"Environmentalism as Religion,” a Daily Citizen article, describes the environmentalist movement as “a secular bunch of fundamentalists whipped up into a religious frenzy by misguided faith in a particular view of humanity and ultimate reality that is actually at great odds with the best science and reason.”

Scholar Susan B. Ridgely studies children and religion and has written a book about Focus. She says the ministry’s “alternative news” creates a “closed media community” that positions itself as a protective “bulwark against the sinful world” of feminists, homosexuals and liberal elites.

“Focus became one of the earliest comprehensive alternative news networks in the United States, helping to create the conditions necessary for the success of later incarnations of alternative media, such as Fox News and Breitbart,” says Ridgely, director of religious studies at the University of Wisconsin-Madison.

A vast political infrastructure

But the influence Focus and Dobson’s Institute exert isn’t limited by what they spend.

Focus has served as a conservative Christian incubator, helping give birth to and nurturing a number of politically oriented organizations that are now powerful, independent entities.

The Christian legal group that defended Colorado wedding cake artist Jack Phillips over his refusal to create a cake for a gay wedding, Phoenix-based Alliance Defending Freedom, was founded in 1994 by Dobson, Gary Bauer, Bill Bright, D. James Kennedy, Donald Wildmon and other conservative Christian leaders.

The DC-based Family Research Council Action, the political arm of The Family Research Council founded by Dobson and other leaders in 1981, sponsored September’s virtual Values Voter Summit featuring Trump, Secretary of State Michael Pompeo, Housing Secretary Ben Carson, Senate Majority Leader Mitch McConnell, Andrew Wommack and others.

Colorado Family Action helped distribute 25,000 voter guides in 2017 through 65 churches and private schools prior to a Douglas County school board election. CFA is one of more than 30 state-based conservative advocacy lobbying groups that are part of a network of State Family Policy Councils, a network that Dobson created, but is now independent.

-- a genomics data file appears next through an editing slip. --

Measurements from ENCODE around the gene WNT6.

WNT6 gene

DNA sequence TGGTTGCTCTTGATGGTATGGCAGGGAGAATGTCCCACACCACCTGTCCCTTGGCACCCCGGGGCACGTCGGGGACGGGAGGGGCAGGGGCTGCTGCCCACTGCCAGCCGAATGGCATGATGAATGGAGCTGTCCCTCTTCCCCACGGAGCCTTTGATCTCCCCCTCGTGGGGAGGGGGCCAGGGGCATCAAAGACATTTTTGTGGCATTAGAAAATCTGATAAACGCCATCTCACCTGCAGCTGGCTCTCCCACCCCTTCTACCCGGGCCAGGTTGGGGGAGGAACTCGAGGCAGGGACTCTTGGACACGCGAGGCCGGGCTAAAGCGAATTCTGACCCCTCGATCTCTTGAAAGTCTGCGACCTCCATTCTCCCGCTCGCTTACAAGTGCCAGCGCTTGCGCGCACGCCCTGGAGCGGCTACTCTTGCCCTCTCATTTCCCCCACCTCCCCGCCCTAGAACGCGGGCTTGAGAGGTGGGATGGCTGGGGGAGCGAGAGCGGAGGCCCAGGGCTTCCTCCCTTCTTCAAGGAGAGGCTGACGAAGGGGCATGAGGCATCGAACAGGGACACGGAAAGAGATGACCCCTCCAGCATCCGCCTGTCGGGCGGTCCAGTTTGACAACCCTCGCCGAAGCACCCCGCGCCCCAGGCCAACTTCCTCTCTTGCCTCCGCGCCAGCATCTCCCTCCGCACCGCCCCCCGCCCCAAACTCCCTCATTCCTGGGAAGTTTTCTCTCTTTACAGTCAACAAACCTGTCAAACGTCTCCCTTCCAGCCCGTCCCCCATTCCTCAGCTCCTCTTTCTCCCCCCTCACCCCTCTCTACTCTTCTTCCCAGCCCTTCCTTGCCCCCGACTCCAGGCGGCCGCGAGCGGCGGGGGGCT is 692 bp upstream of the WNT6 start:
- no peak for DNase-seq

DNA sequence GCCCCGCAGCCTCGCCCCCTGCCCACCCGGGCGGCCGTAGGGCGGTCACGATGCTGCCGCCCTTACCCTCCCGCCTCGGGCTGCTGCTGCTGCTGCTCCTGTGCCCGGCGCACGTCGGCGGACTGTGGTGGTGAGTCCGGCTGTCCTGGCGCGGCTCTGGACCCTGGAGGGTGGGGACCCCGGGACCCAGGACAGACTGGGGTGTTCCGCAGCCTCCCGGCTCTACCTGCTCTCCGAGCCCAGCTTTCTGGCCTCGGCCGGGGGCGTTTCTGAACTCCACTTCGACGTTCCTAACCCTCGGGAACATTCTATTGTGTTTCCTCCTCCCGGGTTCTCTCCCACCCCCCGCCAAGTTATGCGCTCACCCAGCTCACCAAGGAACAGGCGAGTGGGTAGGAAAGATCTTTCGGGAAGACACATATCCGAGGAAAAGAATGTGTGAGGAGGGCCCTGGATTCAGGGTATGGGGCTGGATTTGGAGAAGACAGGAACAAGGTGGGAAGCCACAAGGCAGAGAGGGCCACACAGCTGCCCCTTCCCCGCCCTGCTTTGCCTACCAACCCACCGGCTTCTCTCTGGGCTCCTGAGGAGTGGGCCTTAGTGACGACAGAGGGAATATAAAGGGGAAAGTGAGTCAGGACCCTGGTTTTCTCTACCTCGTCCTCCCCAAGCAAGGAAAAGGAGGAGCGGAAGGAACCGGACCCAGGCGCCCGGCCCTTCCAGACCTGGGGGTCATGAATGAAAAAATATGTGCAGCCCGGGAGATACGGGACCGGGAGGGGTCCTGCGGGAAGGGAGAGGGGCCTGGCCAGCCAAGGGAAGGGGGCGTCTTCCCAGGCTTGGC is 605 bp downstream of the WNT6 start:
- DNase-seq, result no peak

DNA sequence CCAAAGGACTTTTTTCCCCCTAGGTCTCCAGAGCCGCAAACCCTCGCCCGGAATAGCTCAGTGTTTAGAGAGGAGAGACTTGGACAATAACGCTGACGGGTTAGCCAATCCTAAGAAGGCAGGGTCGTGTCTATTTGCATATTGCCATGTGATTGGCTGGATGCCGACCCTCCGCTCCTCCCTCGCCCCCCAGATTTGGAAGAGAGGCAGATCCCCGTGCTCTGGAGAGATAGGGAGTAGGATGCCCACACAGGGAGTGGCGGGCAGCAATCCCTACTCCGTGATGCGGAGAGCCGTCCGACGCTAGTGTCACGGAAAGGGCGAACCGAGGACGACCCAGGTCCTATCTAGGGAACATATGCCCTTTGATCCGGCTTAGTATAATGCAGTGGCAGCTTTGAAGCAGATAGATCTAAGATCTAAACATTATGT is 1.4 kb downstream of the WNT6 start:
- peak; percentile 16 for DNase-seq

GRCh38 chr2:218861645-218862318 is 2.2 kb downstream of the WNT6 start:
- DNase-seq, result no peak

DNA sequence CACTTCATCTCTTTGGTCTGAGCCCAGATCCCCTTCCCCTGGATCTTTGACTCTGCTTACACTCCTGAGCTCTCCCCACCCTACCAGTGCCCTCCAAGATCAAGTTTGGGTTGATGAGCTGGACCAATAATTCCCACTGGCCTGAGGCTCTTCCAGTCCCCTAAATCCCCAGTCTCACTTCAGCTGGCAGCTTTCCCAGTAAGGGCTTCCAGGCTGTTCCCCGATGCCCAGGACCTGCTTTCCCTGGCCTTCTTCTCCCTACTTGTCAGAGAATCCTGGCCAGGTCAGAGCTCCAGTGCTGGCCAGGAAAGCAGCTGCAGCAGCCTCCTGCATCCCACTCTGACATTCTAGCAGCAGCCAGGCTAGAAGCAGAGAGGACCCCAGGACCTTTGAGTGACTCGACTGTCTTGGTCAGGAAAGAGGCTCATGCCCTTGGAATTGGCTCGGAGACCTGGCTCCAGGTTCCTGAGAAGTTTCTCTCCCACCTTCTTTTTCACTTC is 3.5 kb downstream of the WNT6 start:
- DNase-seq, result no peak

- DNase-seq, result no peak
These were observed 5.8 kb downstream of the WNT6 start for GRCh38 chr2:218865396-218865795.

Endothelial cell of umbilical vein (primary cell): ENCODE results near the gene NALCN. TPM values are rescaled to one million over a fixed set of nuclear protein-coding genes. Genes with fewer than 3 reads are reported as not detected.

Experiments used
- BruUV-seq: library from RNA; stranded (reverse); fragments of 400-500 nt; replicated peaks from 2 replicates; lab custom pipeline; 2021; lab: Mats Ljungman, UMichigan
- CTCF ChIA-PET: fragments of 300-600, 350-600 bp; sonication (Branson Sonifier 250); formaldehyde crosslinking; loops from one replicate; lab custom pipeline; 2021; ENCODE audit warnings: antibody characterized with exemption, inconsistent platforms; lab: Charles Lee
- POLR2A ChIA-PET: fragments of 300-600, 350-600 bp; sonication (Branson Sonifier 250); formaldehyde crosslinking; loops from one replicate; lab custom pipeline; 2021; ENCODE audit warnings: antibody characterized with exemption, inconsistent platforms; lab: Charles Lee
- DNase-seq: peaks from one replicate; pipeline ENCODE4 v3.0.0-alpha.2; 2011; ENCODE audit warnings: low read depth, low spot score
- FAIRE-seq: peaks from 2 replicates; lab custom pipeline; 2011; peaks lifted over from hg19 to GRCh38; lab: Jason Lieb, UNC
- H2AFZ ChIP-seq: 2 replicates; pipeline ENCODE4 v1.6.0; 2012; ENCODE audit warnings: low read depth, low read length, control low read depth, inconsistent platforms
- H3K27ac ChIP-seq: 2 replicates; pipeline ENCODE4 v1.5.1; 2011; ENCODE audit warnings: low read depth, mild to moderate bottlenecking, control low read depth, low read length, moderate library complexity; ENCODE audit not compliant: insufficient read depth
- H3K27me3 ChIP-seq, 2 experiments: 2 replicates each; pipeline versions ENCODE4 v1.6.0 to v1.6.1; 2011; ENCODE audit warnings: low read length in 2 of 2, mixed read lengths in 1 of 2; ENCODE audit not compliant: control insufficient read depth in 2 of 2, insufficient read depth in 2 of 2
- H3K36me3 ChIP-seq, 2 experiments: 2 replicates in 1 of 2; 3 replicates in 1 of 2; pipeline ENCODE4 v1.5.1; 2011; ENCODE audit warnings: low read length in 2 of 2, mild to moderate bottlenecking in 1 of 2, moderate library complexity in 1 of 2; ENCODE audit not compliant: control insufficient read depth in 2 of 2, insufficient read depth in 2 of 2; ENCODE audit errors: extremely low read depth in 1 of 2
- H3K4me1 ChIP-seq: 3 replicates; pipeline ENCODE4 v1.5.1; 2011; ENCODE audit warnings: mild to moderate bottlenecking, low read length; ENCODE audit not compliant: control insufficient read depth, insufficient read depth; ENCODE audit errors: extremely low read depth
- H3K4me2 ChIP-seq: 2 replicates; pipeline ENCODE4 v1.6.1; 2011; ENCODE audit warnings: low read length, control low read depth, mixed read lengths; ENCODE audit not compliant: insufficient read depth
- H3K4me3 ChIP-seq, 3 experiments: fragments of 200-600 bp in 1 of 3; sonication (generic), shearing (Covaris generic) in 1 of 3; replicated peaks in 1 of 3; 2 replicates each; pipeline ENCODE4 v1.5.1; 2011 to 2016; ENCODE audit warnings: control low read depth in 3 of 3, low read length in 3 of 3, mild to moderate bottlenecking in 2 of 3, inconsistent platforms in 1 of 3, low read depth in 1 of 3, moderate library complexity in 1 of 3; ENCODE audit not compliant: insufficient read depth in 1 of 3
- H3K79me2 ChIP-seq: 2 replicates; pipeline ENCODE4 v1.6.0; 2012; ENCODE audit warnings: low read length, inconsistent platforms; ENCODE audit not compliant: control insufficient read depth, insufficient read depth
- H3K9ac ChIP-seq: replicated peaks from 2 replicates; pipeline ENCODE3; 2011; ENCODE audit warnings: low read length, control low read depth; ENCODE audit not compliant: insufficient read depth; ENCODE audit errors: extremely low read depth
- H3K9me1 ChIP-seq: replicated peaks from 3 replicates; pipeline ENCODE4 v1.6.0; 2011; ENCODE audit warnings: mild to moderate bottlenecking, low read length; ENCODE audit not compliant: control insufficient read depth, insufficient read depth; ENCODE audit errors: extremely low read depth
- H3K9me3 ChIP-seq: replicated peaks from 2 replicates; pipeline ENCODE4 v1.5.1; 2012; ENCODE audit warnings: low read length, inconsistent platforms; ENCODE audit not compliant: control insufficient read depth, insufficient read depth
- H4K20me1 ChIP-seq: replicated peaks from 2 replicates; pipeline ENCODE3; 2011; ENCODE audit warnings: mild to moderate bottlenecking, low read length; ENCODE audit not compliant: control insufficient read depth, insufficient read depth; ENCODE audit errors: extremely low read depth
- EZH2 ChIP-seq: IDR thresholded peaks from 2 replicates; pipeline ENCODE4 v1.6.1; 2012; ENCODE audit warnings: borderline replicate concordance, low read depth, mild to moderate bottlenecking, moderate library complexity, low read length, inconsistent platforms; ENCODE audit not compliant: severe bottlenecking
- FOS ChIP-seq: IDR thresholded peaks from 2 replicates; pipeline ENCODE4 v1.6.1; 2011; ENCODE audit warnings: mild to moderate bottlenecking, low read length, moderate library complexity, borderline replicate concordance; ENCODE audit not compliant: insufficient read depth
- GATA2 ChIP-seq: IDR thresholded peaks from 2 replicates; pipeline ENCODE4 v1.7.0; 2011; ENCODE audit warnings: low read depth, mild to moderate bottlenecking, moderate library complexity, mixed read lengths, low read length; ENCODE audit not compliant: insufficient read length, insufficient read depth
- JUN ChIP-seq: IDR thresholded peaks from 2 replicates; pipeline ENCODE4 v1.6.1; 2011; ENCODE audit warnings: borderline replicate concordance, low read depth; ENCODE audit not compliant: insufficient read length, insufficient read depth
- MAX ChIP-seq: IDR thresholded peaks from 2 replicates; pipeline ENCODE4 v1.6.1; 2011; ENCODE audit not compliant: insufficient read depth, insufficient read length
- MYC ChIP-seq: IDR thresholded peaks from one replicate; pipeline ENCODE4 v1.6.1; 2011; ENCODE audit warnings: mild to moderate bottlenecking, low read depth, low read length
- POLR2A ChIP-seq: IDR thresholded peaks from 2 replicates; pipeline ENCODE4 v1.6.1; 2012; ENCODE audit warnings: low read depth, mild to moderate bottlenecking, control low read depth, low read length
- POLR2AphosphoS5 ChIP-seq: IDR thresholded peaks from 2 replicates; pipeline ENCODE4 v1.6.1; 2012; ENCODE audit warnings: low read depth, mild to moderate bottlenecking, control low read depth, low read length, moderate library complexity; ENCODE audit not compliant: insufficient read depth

The Springs-based Family Policy Alliance, which rents space in Focus’ headquarters, is a 501(c)(4) group that works with State Family Policy Councils to endorse candidates, train Christian statesmen and more.

Trump’s anti-abortion, but is he Christian?

Last December, the evangelical magazine Christianity Today published an editorial, “Trump Should Be Removed from Office,” which called Trump “profoundly immoral,” said he “has dumbed down the idea of morality in his administration,” and argued he “has abused his authority for personal gain and betrayed his constitutional oath.

“His Twitter feed alone — with its habitual string of mischaracterizations, lies and slanders — is a near perfect example of a human being who is morally lost and confused.”

The editorial said evangelicals should not help reelect Trump, claiming that doing so would harm their Christian witness before a watching world, and arguing, “None of the president’s positives can balance the moral and political danger we face under a leader of such grossly immoral character.”

But Dobson and Daly say Trump’s positives balance his many negatives, even if that requires them to rewrite their earlier comments on character in leadership.

Dobson and Jim Daly are on the same page about the need to reelect Trump, but Daly — who says he has met with the president one on one or in small groups half a dozen times — acknowledges some of the president’s flaws.

“I think President Trump has been the most pro-life president in my lifetime, but that doesn't mean he's everybody's cup of tea, or that he doesn't step on his own oxygen hose,” said Daly.

“If I like 80-90% of his policies, I only like 10% of his tweets. But the policies are paramount, and the issue of life is core, core, core.”

[Note: Steve Rabey has collaborated with authors on books published by Focus.]

Contact the writer: 719-476-1656.